Category Archives: 3D Scanning and 3D Printing Industry Guide

3 Unexpected Ways to Use a Full-Body 3D Scanner

When our founders first started building full body 3D scanners, it was certainly with 3D portraiture in mind. But thanks to the hundreds of emails and phone conversations with passionate members of the 3D printing community at large, we’ve discovered several unconventional use cases for the Twindom platform that we are excited to explore and develop further. Find a roundup of our top three unconventional full body 3D scanning use cases below. Another medical application of full body 3D scanning technologies is to gather wellness metrics and measure bodily changes over time. For individuals who are experiencing rapid fat loss…

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3D Scanning Technologies: Hybrid Systems

Hybrid Technology Overview: Hybrid 3D scanning systems work by combining photogrammetry and structured light methods. Average Cost: $15,000-$25,000 How it works: Like in a DSLR photogrammetry 3D scanning system, in a hybrid 3D scanning system there are cameras and lights mounted in an array around the subject being scanned. In addition to cameras and lights, there are also projectors that project a pattern on the person being scanned. The cameras in the scanning system take two sets of photographs. The first set of photographs is taken with the projectors turned on while the second photoset is taken with the projectors…

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3D Scanning Technologies: Turntable-based systems

Turntable-based    Technology overview: Turntable-based 3D scanners rely on the same technology as handheld 3D scanners (structured light), however they typically use less expensive hardware such as a Microsoft Kinect, Primesense, Asus Xtion, or Intel Realsense sensor to calculate depth. Average Cost: $5,000 to $10,000 How it works: Turntable based 3D scanners were created to eliminate the need for a human being to walk around and scan people with a handheld device. The subject steps onto a platform and holds still while the platform rotates and a mounted 3D sensor moves up and down until the entire person is scanned….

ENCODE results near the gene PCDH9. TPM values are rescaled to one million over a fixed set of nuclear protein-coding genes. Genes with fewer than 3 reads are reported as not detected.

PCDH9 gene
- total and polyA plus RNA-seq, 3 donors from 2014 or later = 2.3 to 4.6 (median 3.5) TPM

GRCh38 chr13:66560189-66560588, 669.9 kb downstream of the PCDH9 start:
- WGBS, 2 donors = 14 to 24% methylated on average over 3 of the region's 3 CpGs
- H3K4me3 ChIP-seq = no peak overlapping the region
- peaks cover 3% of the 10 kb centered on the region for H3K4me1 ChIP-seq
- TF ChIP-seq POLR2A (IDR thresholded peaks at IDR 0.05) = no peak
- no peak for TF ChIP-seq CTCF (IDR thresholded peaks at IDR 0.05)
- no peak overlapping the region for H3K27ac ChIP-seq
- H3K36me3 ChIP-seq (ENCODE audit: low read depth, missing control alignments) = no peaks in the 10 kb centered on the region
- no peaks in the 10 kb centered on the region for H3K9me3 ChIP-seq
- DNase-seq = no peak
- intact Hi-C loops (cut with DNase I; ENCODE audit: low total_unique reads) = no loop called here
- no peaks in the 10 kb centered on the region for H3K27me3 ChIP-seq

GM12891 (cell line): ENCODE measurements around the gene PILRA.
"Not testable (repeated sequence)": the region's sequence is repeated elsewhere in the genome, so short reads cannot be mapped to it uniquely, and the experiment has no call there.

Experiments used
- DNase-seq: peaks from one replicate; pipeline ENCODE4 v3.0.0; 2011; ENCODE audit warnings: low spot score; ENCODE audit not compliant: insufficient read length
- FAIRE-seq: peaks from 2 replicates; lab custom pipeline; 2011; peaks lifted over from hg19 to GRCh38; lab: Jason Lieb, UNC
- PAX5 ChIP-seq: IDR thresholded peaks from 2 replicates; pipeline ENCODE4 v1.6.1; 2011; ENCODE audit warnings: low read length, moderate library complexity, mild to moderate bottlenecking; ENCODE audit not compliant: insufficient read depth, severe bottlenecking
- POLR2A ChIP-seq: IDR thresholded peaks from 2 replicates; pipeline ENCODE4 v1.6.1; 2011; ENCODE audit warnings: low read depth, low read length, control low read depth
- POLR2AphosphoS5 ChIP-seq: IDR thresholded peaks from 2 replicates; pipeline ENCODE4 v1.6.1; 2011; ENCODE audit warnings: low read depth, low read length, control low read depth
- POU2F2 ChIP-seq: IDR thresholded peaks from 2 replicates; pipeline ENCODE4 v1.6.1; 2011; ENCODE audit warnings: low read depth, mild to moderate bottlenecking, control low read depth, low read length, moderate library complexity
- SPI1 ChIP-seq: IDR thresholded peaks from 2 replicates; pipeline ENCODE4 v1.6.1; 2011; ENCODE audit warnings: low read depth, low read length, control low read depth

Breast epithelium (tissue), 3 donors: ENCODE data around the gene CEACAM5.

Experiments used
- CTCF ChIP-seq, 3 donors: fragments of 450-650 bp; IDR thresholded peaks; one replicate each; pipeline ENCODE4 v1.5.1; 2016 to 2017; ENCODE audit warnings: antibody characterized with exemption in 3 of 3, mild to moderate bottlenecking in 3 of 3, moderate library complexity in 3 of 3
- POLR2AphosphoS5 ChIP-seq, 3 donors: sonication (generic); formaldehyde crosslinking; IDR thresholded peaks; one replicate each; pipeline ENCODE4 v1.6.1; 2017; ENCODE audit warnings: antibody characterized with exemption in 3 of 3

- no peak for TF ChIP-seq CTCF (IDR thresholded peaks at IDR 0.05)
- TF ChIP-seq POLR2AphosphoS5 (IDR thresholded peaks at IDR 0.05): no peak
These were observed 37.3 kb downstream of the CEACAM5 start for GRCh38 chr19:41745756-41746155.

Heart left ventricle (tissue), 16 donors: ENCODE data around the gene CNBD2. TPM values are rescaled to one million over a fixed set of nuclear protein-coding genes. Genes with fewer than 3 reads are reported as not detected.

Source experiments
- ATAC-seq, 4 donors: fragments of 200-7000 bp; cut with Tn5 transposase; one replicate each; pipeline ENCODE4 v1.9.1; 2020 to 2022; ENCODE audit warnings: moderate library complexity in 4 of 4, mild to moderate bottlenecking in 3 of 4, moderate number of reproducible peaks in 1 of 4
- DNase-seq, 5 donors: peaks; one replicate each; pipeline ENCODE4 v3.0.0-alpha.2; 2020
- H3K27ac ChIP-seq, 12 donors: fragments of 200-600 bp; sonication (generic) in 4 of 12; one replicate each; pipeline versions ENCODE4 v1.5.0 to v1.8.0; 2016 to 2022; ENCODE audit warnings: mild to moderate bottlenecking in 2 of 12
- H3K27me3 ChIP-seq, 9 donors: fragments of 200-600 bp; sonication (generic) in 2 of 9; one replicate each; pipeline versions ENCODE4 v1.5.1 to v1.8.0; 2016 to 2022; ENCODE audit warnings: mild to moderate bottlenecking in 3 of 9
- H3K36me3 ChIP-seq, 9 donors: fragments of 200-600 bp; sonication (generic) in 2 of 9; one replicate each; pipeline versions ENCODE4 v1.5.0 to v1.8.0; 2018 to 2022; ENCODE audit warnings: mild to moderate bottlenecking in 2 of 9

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3D Scanning Technologies: DSLR Photogrammetry Systems

DSLR Photogrammetry Systems Technology overview: A DSLR 3D scanning rig relies on photogrammetry to create a 3D scan. Photogrammetry works by finding shared features between multiple photographs to calculate depth. It is predominantly used in the visual effects industry. Average Cost: $50,000 to $250,000 How it works: A DSLR photogrammetry system consists of 70 to 150 DSLR cameras and lighting equipment mounted at specific angles around the subject being 3D scanned. The cameras have a special peripheral attachment that can synchronize the captures so all cameras fire within a fraction of a second of each other. These setups rely on…

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3D Scanning Technologies: Handheld Scanners